(Catey Sullivan, Chicago Theater Beat) Those looking for a strict interpretation of Don Miguel de Cervantes’ densely plotted, two-volume classic might be disappointed with the Joffrey Ballet’s take on the 16th-century saga of Don Quixote. In choreographer Yuri Possakhov’s world premiere, the darker elements of the story have been largely excised – there is no Spanish inquisition, Aldonza is not a whore, and the title character doesn’t declare chivalry dead with his final breaths.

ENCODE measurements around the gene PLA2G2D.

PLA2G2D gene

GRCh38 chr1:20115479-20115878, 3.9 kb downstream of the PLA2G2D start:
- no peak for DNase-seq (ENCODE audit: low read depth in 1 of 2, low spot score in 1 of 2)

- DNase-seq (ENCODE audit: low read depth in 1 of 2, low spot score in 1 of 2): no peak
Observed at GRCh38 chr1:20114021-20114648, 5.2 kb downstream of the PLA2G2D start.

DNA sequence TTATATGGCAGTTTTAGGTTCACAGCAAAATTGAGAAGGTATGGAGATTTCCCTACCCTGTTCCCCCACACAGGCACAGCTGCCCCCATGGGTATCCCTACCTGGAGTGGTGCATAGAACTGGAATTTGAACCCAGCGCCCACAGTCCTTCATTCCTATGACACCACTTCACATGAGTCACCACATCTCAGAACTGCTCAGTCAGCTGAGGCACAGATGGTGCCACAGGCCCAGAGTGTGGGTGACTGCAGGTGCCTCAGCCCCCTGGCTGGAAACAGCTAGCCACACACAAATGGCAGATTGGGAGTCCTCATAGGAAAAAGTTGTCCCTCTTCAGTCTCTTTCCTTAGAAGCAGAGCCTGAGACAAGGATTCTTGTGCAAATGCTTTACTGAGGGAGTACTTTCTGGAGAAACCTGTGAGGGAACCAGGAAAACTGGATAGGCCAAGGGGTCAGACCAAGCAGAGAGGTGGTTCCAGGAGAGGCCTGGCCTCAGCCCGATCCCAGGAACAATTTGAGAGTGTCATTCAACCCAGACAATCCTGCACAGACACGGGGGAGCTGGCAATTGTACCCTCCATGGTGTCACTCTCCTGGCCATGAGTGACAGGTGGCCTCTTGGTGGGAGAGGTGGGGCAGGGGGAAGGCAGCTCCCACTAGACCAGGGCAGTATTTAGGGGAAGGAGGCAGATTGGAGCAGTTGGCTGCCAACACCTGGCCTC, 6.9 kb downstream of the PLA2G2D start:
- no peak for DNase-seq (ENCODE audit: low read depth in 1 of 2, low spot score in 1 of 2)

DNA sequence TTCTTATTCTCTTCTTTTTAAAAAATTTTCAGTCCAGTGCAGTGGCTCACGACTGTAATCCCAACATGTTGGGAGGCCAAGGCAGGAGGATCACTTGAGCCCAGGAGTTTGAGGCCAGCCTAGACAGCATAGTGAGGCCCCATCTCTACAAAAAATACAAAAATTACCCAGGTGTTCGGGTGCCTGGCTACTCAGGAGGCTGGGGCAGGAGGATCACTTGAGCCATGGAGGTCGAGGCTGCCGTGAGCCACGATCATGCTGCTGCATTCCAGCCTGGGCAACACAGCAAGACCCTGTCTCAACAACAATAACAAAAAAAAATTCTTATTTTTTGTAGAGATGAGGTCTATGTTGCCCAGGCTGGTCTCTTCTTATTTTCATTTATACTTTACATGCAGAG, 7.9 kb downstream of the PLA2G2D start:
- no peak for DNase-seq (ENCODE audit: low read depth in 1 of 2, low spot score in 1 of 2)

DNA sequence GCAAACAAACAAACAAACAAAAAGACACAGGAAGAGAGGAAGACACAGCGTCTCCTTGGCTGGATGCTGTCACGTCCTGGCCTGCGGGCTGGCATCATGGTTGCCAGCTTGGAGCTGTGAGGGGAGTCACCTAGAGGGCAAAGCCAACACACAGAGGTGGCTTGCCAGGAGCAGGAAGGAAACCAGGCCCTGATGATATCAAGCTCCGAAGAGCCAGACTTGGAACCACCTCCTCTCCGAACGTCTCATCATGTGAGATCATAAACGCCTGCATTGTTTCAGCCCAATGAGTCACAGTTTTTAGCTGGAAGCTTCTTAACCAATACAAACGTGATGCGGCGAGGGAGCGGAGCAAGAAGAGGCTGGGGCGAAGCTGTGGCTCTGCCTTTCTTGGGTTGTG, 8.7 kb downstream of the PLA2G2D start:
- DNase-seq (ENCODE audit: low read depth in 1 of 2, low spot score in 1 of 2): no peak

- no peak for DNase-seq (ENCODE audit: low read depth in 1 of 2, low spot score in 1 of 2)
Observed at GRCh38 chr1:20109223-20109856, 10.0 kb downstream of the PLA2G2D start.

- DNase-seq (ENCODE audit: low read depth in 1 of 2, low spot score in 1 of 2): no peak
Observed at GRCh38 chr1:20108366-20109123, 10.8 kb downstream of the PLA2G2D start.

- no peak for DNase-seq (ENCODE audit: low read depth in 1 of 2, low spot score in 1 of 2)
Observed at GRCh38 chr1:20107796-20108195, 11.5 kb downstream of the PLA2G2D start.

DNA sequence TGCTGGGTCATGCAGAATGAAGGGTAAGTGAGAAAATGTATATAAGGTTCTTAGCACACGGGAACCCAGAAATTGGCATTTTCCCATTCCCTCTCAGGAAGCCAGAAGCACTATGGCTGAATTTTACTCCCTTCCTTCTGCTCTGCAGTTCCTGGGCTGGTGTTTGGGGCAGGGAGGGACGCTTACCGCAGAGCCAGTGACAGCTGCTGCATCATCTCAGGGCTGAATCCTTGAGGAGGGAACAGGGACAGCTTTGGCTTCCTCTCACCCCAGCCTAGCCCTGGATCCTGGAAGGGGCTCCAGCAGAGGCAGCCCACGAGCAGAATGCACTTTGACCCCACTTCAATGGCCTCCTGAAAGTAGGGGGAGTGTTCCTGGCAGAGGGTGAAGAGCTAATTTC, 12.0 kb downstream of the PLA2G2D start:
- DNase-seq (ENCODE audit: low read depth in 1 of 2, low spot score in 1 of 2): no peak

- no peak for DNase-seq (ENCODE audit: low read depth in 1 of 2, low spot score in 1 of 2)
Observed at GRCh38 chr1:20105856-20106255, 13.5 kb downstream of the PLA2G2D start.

And if, by some slim chance, you’re expecting a pas de deux to the strains of “The Impossible Dream,” this isn’t that show. Ludwig Minkus’ elaborate score may not be as well known as Broadway’s Man of La Mancha, but it should be. Under the baton of music director Scott Speck, the Joffrey’s orchestra creates a soundscape that is rich and stirring, a vibrant musical mood-ring that keeps the emotional tone of the tale ever-changing in a hundred fresh and subtle ways